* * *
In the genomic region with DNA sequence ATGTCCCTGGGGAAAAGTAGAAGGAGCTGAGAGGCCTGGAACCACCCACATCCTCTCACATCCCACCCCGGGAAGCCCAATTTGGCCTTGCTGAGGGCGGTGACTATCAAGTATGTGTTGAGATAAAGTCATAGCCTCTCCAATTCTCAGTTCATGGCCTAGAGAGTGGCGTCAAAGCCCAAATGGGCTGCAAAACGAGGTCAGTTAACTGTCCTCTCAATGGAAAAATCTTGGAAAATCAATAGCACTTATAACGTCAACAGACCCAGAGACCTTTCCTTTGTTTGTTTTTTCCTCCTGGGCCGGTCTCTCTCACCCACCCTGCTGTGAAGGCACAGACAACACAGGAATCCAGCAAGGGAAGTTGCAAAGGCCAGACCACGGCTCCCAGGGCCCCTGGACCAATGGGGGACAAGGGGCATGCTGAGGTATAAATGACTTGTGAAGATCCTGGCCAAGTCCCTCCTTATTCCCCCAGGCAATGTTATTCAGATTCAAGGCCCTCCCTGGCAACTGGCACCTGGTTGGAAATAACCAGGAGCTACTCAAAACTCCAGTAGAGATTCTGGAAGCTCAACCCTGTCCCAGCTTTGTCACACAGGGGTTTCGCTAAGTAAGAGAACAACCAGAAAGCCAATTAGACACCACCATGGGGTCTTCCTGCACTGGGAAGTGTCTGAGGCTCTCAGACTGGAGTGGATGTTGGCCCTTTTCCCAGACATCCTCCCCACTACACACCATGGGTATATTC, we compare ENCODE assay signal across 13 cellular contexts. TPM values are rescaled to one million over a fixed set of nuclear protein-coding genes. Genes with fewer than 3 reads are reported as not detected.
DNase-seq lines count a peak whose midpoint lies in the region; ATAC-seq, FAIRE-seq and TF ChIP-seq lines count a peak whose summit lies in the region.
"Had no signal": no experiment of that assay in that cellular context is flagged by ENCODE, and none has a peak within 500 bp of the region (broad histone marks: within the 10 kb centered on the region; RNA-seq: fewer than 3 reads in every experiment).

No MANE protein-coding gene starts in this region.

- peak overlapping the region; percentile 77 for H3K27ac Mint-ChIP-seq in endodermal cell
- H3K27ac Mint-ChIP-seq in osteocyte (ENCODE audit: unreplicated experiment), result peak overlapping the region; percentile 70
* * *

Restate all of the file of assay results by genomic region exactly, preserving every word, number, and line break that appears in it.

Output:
In the genomic region with DNA sequence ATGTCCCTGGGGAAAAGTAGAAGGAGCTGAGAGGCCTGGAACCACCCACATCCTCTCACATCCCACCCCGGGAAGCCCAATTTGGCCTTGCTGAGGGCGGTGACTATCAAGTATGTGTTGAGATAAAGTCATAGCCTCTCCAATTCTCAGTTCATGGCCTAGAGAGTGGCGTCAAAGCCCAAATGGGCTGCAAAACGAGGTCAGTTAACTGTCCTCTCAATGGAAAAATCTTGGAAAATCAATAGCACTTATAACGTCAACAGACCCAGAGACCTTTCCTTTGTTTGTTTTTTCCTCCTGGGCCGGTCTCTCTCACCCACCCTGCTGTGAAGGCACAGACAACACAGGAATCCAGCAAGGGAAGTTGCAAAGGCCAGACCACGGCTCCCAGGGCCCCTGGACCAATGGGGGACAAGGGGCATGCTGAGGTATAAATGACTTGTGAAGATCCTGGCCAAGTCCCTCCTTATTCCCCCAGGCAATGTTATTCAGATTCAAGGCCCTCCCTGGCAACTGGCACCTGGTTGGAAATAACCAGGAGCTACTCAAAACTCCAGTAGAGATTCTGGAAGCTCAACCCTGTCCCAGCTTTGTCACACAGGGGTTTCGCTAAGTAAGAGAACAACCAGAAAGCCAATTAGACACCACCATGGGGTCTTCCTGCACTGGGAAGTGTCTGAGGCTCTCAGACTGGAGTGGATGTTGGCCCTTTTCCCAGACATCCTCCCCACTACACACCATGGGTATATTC, we compare ENCODE assay signal across 13 cellular contexts. TPM values are rescaled to one million over a fixed set of nuclear protein-coding genes. Genes with fewer than 3 reads are reported as not detected.
DNase-seq lines count a peak whose midpoint lies in the region; ATAC-seq, FAIRE-seq and TF ChIP-seq lines count a peak whose summit lies in the region.
"Had no signal": no experiment of that assay in that cellular context is flagged by ENCODE, and none has a peak within 500 bp of the region (broad histone marks: within the 10 kb centered on the region; RNA-seq: fewer than 3 reads in every experiment).

No MANE protein-coding gene starts in this region.

- peak overlapping the region; percentile 77 for H3K27ac Mint-ChIP-seq in endodermal cell
- H3K27ac Mint-ChIP-seq in osteocyte (ENCODE audit: unreplicated experiment), result peak overlapping the region; percentile 70